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WhatsApp scams aren’t anything new with users constantly warned to be on high alert for messages that could put their personal details in danger. But the latest trick from cyber criminals has to be one of the worst yet. It seems that crooks are now using emotional blackmail in a bid to get WhatsApp fans to hand over large sums of money.
This ‘highly deceptive’ scam is currently being sent out across the UK with The Chartered Trading Standards Institute warning users to watch out for the shock new threat.
To highlight the problem one user named Alison, who was recently targeted, has given a full explanation of what happened to her in the hope others won’t get duped. The scam began with a message appearing on her phone that claimed to be from her son.
“Hi mum, I’ve dropped my phone down the loo (sad emoji) this is my new number,” the first message said.
Alison says she did what most parents would do and instantly replied asking if it was really her son – a message soon followed confirming that it was.
Then the next day, Alison’s ‘son’ messaged her asking for £2,600 and explained that he had got mixed up with loan sharks and needed to pay up. Alison says she didn’t doubt the message for a moment but tried to call her ‘son’ back on the number she’d been given to make sure things were OK.
WhatsApp reveals update to conversation archive
Each time she made the call, a person on the other end kept saying they couldn’t speak and continually put pressure on her to make the payment quickly.
After becoming more concerned Alison then agreed to make the payment with the scammer handing over the alleged loan shark’s bank details.
Fortunately, Alison says she forgot to click the final payment confirmation and then became suspicious after the scammer asked for a picture to prove the payment had been made. It was a lucky escape and it’s a warning to all users to be on alert.
CTSI Lead Officer, Katherine Hart, who spoke on BBC Radio 4’s You and Yours programme to discuss this incident, said: “This is not the first time I have seen this type of message, which is highly deceptive. Scammers are experts at exploiting the emotional vulnerability of the public, and this is a particularly insidious example of it.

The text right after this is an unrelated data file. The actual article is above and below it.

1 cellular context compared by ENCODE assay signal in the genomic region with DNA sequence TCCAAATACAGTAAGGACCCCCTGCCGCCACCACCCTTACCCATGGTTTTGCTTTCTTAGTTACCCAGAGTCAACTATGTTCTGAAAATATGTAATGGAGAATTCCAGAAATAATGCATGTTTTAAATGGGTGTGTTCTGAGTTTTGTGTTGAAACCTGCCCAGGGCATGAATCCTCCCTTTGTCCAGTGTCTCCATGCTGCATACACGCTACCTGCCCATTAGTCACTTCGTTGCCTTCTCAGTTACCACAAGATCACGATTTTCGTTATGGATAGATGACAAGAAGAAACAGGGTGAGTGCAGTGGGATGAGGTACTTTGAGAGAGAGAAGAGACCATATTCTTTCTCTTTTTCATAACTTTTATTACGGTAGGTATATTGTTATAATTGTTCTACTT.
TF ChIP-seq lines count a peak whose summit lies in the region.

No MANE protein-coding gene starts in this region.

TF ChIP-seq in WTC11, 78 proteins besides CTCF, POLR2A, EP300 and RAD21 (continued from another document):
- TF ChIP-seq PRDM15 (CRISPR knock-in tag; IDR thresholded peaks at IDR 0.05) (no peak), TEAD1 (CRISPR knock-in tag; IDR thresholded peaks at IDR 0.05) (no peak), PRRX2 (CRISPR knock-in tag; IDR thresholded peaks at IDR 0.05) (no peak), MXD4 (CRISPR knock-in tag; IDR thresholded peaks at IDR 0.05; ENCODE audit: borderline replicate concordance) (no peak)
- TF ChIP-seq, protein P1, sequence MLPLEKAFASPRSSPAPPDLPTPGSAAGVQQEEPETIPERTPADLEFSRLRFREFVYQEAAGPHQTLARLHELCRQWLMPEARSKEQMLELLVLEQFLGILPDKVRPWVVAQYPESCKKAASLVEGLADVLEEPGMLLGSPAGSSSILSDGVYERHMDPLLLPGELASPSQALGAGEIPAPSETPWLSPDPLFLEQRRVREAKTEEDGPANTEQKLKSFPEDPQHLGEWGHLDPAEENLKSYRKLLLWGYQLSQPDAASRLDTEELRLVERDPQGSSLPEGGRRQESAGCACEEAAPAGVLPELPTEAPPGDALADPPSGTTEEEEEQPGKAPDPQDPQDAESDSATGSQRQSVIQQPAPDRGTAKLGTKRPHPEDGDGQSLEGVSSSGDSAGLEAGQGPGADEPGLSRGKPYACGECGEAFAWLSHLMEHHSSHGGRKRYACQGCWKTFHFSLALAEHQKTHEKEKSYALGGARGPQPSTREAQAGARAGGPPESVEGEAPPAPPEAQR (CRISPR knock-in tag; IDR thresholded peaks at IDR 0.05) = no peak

“When receiving a message out of the blue like this, always be suspicious and doubly so when money is involved. Alison did the right thing by trying to call the number to verify, but as we see, fraudsters are skilled at influencing quick action, and she almost lost money to it.
“Please always report suspicious texts by forwarding them to 7726 – a free service by Ofcom which enables authorities to analyse messages and build a full picture of this enormous problem.”
And CTSI Chief Executive, John Herriman, added: “This WhatsApp scam demonstrates that consumers have never been so instantly vulnerable. The Government and regulators must be prepared for the rapidly evolving threats presented by advancing communications technologies and techniques, and the trading standards profession plays a key role in developing that consumer protection framework.”
If you’re worried about any messages you receive then WhatsApp has full advice on how to avoid scams here.
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